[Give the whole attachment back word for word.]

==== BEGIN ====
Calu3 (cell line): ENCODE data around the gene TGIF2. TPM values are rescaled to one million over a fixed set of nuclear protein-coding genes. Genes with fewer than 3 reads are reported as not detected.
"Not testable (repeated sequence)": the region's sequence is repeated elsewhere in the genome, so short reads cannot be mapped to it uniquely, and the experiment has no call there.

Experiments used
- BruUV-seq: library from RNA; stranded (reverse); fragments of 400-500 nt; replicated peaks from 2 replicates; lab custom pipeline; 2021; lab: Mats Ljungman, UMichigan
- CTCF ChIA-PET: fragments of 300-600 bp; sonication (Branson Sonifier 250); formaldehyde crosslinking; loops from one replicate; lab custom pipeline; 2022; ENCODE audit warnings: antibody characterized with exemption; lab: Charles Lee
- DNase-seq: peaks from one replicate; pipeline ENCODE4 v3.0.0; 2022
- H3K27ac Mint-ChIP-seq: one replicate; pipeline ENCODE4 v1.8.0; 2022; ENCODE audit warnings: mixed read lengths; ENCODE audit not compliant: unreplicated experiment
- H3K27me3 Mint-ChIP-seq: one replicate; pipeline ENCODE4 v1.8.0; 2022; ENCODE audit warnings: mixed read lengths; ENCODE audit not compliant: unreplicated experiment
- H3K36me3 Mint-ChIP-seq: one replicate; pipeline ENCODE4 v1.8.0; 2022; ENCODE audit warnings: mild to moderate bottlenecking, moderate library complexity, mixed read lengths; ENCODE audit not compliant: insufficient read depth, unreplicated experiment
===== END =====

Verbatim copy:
Calu3 (cell line): ENCODE data around the gene TGIF2. TPM values are rescaled to one million over a fixed set of nuclear protein-coding genes. Genes with fewer than 3 reads are reported as not detected.
"Not testable (repeated sequence)": the region's sequence is repeated elsewhere in the genome, so short reads cannot be mapped to it uniquely, and the experiment has no call there.

Experiments used
- BruUV-seq: library from RNA; stranded (reverse); fragments of 400-500 nt; replicated peaks from 2 replicates; lab custom pipeline; 2021; lab: Mats Ljungman, UMichigan
- CTCF ChIA-PET: fragments of 300-600 bp; sonication (Branson Sonifier 250); formaldehyde crosslinking; loops from one replicate; lab custom pipeline; 2022; ENCODE audit warnings: antibody characterized with exemption; lab: Charles Lee
- DNase-seq: peaks from one replicate; pipeline ENCODE4 v3.0.0; 2022
- H3K27ac Mint-ChIP-seq: one replicate; pipeline ENCODE4 v1.8.0; 2022; ENCODE audit warnings: mixed read lengths; ENCODE audit not compliant: unreplicated experiment
- H3K27me3 Mint-ChIP-seq: one replicate; pipeline ENCODE4 v1.8.0; 2022; ENCODE audit warnings: mixed read lengths; ENCODE audit not compliant: unreplicated experiment
- H3K36me3 Mint-ChIP-seq: one replicate; pipeline ENCODE4 v1.8.0; 2022; ENCODE audit warnings: mild to moderate bottlenecking, moderate library complexity, mixed read lengths; ENCODE audit not compliant: insufficient read depth, unreplicated experiment